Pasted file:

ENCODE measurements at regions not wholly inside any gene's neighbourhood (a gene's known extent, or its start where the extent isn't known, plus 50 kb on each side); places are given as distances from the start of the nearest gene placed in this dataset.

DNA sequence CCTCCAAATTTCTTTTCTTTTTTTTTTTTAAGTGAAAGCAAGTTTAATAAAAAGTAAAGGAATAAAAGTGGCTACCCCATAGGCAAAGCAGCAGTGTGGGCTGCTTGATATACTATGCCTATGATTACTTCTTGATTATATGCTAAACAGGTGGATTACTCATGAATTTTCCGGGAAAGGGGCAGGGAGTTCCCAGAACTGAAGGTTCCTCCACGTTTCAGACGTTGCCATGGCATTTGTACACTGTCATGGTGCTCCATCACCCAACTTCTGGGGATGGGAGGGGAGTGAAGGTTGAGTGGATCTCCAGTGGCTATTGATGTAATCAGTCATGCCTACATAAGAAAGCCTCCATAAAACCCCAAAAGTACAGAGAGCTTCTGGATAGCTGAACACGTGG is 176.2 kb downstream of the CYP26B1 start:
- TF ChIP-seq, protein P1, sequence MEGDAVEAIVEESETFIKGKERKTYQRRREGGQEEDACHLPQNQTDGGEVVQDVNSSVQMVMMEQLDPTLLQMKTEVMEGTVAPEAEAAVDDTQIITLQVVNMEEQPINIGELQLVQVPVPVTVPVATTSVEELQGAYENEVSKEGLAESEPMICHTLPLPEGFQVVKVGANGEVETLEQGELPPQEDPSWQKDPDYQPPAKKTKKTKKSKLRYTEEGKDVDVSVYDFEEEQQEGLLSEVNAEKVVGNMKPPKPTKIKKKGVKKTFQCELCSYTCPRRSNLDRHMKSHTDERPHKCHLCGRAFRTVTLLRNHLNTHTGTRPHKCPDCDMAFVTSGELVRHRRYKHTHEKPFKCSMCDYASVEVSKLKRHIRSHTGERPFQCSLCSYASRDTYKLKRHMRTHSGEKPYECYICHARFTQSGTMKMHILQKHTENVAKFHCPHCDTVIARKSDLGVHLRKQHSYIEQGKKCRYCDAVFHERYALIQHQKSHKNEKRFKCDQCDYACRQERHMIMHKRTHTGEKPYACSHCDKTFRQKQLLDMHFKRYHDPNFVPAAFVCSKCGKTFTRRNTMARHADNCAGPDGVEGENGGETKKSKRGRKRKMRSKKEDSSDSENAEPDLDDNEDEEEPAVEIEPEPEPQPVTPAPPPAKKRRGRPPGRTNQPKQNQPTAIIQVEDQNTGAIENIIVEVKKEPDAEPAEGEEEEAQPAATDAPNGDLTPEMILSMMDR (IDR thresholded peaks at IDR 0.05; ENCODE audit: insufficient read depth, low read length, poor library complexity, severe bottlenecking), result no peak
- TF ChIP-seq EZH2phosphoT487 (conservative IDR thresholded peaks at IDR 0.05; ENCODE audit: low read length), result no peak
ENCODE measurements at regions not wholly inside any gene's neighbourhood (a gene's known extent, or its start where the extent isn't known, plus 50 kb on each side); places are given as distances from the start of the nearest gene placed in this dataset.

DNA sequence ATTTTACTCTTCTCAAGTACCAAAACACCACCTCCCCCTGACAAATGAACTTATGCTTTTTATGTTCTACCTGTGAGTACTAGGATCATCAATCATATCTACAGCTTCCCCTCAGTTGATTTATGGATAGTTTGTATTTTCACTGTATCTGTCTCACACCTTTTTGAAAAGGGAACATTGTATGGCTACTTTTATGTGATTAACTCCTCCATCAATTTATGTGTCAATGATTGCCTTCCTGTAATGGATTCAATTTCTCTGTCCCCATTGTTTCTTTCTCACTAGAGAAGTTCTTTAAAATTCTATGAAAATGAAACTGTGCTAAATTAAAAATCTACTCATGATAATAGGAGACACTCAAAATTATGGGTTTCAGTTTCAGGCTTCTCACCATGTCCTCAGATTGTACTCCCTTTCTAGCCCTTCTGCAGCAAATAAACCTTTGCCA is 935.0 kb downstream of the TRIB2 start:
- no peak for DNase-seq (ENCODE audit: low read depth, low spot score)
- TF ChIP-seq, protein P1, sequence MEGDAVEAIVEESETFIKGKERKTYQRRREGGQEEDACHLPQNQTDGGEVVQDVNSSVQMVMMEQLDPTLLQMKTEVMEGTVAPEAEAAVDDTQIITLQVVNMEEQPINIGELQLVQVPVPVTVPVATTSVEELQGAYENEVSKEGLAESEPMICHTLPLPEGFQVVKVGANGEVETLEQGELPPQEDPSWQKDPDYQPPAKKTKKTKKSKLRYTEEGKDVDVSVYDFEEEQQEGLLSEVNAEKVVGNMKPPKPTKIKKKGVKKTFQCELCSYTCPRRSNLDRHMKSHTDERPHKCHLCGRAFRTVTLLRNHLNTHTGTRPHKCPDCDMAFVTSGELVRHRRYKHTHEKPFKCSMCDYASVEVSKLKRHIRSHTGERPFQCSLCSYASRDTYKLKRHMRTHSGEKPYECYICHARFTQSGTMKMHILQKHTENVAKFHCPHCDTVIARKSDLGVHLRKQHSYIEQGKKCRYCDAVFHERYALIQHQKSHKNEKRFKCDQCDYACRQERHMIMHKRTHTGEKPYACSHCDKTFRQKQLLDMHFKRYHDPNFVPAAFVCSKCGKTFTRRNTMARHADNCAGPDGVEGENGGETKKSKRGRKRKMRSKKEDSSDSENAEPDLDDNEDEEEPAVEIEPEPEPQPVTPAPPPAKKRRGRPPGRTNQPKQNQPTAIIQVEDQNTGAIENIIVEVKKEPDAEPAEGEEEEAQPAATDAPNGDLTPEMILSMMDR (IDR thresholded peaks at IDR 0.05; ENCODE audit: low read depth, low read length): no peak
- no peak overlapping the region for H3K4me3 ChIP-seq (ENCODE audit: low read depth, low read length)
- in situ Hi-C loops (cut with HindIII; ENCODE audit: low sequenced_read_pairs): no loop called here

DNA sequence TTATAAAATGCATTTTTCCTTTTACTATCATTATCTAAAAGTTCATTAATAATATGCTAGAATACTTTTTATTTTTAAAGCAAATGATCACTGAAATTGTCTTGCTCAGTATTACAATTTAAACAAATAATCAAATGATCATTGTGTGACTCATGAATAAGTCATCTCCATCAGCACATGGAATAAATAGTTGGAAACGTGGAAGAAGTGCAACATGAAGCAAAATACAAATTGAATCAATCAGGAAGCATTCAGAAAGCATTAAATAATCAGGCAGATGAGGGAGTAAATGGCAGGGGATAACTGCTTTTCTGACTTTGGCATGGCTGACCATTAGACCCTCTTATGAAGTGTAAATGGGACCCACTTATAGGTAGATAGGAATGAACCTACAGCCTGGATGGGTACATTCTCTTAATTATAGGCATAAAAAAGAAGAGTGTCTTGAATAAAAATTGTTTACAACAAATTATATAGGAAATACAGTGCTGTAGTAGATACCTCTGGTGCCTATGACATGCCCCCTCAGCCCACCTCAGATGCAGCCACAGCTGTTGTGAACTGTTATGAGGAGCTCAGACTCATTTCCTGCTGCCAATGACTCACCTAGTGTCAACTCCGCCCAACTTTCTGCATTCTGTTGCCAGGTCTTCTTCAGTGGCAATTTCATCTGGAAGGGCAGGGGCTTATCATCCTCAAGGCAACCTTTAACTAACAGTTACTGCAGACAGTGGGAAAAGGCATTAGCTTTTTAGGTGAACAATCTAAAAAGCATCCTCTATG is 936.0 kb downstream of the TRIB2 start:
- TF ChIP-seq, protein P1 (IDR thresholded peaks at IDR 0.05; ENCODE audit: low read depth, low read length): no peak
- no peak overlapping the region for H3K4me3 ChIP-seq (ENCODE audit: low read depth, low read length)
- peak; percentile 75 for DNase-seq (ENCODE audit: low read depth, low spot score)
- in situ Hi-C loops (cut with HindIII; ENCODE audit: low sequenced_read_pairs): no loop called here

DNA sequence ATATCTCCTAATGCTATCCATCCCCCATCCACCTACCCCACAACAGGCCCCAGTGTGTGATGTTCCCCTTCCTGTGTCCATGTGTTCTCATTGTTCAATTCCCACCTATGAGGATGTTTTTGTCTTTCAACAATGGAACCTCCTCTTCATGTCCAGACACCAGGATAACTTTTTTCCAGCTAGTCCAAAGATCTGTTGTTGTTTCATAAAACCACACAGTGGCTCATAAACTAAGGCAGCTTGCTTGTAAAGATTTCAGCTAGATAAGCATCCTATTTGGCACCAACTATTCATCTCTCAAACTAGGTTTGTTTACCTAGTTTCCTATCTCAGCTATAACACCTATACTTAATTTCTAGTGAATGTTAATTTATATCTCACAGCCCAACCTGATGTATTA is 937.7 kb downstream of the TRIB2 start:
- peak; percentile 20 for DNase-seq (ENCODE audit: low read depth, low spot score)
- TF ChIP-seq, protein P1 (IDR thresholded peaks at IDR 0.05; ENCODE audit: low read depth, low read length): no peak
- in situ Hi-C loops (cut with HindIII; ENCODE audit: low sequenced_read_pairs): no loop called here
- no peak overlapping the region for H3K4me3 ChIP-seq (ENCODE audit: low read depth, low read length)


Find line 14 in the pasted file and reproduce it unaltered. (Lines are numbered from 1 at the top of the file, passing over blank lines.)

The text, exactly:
- peak; percentile 75 for DNase-seq (ENCODE audit: low read depth, low spot score)